People’s Budget: How To Reduce Wasteful Spending in the Government Budget Plan

Radical measures are needed to stop unnecessary spending in Lebanon’s public administrations.

Lebanese Finance Minister Ali Hassan Khalil is set to present the draft budget to Cabinet next week. (REUTERS/Dalati Nohra)

The “People’s Budget” series is a set of articles that reflect the opinions of economists and other experts regarding the most recent updates on Lebanon’s 2019 draft budget.


“After months of delay, the Parliament approved the 2019 budget plan referred by the “To work,” government with a deficit that does not exceed 7 percent of the GDP. As such, the government has kept the promise made in the CEDRE conference of decreasing deficit at a rate of 1 percent annually.”

This is the headline that newspapers would have read, had officials really been planning on implementing the reforms necessary to reduce the deficit and approve the audit of government accounts, the most efficient way of both keeping track of government spending and reducing unnecessary expenditures. Unfortunately, the suggested reforms have been postponed long enough for the budget deficit to reach 11 percent and public debt to exceed 150 percent of GDP.

Despite this reality, we can still achieve the promise made in CEDRE of decreasing deficit to 5 percent of GDP in the next five years if officials are willing to face this harsh reality by specifying goals and commit themselves to achieving them clearly and honestly.

Prime Minister Saad Hariri in Paris for November 2018’s CEDRE conference. (Eric Feferberg/AFP)

Ways To Reduce Public Expenses

These goals are not impossible to reach, but need a government capable of keeping a firm grip on the situation and  that works seriously on stopping unnecessary spending in public administrations through a series of radical measures that include but are not limited to:

Electricity Reform

Reform in this sector will put an end to a crippling disease that costs the treasury over 1.5 billion dollars annually. Within a comprehensive framework, the electricity reform plan should focus on making use of all necessary production plants through implementing the public-private partnership law that provides a legislative and operational framework for a transparent bidding, forming a regulatory authority committee for the sector and immediately work on reducing technical and non-technical losses (estimated at 38 percent).

Wideshot of the two iconic Zouk powerplant structures in Lebanon. (Executive Magazine)
Zouk powerplant in Lebanon. (Executive Magazine)

Public administration reform

Reducing the size of the public sector is crucial, especially considering that the salaries of public employees constitute 39 percent of total expenditure in Lebanon compared to 15 percent in more developed countries. The government must stop hiring in its different administrations, including the army and security forces, for one full year, afterward  employment and volunteering in the following four years equate to half the number of annual retirees and be restricted to the Civil Service Council.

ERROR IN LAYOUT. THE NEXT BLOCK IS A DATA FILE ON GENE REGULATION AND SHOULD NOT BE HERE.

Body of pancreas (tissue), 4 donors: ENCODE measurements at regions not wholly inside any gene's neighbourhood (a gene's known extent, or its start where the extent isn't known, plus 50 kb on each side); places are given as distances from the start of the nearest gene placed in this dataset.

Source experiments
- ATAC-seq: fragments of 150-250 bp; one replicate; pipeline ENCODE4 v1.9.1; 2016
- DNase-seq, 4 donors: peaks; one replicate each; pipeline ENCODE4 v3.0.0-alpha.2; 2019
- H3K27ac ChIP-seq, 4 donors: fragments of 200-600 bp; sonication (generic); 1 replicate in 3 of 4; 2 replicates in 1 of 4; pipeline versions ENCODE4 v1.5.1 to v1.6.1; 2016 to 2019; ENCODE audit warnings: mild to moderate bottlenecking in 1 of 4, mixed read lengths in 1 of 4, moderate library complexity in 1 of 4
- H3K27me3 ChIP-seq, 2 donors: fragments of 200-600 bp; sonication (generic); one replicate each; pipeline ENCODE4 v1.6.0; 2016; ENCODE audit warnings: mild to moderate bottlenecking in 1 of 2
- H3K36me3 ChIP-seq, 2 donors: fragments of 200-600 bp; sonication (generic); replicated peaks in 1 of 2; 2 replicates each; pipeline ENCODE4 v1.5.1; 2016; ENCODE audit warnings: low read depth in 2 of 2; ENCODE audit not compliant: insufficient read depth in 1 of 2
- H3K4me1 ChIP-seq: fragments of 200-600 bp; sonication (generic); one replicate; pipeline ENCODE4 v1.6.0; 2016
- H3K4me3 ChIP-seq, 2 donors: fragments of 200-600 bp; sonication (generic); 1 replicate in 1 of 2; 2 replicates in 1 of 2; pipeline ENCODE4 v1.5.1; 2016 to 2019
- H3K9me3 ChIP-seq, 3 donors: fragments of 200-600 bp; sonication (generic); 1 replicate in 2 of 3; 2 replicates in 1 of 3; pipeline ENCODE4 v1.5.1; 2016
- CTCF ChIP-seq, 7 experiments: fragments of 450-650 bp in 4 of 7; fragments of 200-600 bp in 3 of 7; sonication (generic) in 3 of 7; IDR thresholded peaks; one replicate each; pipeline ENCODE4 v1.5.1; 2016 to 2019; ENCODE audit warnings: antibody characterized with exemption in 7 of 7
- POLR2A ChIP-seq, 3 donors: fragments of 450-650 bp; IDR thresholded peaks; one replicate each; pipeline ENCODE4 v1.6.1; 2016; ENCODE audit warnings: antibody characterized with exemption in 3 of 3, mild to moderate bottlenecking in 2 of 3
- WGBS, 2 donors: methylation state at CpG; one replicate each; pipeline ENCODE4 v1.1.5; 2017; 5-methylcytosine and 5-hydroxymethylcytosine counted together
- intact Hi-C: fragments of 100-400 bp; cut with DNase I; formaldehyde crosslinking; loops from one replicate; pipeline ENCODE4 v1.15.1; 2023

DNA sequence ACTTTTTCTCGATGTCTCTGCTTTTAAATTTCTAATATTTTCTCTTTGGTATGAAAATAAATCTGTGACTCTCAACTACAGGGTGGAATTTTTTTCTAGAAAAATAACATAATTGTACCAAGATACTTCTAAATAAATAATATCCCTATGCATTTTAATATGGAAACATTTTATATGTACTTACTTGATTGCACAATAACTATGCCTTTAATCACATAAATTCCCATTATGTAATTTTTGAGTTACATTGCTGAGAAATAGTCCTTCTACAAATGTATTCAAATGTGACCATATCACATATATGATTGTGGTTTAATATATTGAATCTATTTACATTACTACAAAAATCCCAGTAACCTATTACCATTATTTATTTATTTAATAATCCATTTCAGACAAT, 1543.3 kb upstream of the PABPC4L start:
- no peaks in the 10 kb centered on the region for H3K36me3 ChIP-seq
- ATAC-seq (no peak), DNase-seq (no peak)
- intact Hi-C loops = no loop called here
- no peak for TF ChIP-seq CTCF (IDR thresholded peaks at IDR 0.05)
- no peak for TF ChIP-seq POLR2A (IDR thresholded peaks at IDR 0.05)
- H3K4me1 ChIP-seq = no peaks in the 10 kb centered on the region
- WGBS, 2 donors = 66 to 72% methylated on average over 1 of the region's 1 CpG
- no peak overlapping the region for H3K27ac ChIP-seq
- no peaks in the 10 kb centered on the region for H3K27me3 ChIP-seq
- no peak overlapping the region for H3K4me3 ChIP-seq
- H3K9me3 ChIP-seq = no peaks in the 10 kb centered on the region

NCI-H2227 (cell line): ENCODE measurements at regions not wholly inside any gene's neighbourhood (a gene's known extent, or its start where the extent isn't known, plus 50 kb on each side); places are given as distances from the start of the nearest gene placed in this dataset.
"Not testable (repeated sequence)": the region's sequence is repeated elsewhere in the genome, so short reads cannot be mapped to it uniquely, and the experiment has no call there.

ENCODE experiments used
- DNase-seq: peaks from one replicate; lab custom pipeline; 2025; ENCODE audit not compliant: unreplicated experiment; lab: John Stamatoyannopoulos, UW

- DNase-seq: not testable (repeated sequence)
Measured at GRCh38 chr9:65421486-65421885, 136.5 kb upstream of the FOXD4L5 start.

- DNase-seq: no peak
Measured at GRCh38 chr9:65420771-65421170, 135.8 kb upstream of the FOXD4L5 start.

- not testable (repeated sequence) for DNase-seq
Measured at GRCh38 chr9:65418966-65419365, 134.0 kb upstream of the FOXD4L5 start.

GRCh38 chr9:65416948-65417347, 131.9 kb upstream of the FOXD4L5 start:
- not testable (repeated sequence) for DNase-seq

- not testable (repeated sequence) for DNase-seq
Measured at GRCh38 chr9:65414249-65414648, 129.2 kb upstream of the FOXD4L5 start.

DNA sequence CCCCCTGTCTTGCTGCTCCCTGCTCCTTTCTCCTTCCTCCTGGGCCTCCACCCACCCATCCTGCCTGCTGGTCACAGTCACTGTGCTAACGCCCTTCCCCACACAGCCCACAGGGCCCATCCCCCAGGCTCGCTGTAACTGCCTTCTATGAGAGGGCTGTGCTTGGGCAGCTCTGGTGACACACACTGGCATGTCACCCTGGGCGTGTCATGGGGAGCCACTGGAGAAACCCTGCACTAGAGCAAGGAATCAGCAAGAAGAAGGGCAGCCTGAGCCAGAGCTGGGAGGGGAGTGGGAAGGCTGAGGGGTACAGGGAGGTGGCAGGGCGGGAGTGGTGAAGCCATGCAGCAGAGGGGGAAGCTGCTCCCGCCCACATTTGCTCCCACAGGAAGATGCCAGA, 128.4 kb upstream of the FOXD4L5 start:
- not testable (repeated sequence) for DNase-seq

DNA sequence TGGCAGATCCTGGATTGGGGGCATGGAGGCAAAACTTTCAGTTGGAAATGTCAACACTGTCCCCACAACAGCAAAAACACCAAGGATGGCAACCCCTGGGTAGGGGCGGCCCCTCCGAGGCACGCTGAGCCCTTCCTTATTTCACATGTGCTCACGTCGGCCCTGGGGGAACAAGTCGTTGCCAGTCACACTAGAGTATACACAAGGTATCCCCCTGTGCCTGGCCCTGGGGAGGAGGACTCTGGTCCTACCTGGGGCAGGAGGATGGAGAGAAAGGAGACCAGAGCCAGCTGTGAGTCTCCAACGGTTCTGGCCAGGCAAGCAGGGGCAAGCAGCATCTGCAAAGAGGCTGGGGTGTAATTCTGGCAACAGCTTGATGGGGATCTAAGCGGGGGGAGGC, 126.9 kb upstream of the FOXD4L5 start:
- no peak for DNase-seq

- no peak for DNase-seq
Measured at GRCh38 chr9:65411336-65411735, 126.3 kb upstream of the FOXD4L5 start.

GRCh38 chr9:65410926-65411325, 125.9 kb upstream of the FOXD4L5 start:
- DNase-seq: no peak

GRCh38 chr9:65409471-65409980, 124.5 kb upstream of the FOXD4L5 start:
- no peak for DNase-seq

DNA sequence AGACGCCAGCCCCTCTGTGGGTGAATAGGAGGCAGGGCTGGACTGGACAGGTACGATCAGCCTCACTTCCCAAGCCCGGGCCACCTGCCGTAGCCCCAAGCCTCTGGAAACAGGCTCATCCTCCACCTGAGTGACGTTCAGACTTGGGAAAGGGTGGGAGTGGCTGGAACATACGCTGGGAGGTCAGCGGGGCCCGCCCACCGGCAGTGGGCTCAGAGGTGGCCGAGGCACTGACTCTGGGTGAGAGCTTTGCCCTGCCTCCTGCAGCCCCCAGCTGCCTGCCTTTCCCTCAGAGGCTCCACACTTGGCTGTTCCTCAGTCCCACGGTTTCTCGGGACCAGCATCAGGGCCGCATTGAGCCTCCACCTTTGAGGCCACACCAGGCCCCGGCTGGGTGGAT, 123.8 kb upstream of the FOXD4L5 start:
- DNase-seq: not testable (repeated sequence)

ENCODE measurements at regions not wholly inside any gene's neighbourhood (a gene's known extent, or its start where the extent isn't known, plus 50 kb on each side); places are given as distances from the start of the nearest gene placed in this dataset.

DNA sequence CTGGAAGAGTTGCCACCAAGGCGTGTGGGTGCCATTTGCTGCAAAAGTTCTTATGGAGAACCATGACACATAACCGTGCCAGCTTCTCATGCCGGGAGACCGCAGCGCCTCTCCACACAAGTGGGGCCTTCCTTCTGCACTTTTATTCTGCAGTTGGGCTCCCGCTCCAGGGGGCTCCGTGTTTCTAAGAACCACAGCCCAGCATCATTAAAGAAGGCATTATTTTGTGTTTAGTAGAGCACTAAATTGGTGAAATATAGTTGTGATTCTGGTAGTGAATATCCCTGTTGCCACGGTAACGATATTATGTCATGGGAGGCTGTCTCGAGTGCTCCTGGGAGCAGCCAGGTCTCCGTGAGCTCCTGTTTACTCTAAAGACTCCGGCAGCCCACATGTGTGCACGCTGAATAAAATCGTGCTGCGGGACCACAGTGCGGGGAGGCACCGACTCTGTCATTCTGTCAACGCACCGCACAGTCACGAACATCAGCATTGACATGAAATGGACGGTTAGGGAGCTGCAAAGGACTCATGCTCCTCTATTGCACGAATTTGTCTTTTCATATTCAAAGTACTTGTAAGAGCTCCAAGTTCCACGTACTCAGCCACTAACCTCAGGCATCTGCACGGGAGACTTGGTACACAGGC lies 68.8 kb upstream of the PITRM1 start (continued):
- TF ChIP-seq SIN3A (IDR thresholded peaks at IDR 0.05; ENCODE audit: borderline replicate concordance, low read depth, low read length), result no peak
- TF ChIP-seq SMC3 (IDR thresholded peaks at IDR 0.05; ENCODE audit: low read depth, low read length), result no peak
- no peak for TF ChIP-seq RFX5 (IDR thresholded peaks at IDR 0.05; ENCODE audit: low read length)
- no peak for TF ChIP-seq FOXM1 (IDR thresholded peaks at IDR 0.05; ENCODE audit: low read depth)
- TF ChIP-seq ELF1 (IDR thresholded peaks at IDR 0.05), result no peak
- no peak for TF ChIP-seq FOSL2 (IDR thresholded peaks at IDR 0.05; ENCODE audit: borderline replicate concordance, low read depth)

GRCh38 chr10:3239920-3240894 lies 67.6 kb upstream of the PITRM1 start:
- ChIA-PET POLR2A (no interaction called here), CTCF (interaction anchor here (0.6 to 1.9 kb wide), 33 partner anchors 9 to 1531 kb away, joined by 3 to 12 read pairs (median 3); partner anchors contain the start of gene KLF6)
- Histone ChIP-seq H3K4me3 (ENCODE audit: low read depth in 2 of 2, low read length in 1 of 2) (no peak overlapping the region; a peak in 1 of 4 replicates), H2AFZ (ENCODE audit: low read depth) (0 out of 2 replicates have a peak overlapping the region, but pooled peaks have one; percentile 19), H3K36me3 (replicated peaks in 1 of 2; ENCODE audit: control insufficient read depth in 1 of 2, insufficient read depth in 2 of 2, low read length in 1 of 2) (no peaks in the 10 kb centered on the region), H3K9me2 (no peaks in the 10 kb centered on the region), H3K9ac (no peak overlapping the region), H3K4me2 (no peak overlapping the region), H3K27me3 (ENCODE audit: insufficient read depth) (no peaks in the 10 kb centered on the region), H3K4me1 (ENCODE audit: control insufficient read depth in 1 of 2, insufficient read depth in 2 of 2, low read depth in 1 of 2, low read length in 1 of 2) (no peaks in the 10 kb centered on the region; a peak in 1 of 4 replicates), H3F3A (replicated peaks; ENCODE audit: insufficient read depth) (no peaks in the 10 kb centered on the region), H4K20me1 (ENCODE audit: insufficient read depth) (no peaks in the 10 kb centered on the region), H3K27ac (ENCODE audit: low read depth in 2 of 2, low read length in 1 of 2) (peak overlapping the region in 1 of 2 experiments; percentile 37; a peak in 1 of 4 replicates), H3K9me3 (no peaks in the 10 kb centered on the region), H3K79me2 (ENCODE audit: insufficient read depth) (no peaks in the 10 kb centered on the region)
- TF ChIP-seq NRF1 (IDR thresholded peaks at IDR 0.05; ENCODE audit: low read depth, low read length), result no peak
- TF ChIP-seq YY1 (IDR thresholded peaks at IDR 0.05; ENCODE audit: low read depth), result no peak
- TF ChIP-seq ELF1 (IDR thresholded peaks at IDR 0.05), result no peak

In parallel, there should be a comprehensive descriptive study of public sector employees, revealing how many employees are present and how productive they are. It should also include a count of vacancies and surpluses and determine short- and medium-term needs. This procedure will allow the proper and transparent distribution of resources and capacities according to the needs of the public sector, while improving its productivity.

The consolidation of funds

The consolidation of the different public sector pension  funds would put a limit to mismanagement and wasteful spending while also ensuring that all benefits be less generous but more equitable.

Passing an updated law for public deals or transactions

Under a new and modernized law for public procurement that describes the mechanism and conditions for the bidding process, all such transactions must go through this procedure. The government will optimize its bargaining power with its suppliers on prices, while  at the same time limit corruption and put an end to fraudulent transactions where both parties benefit at the expense of the public funds.

Most of these procedures are quickly applicable, knowing that some of them need more time to apply but can no longer be postponed. The governing body must immediately demonstrate its intention to work with complete transparency in managing the public sector and transitioning into an e-government.

This step should be coupled with reducing public expenditure on bodies and non-governmental organization, setting clear criteria for such expenses. Ensuring the effective management and supervision of government and public institution accounts also requires establishing a unified treasury account in which all public funds are deposited.

The political class should set an example. Their efforts to do so should include voting on a law to cancel compensation for former MPs and reducing excessive spending that often takes form as foreign trips for officials –among other things.

The budget draft law, which will be discussed in the Council of Ministers and referred to Parliament for approval, will act as a real test of the government’s credibility in initiating reform.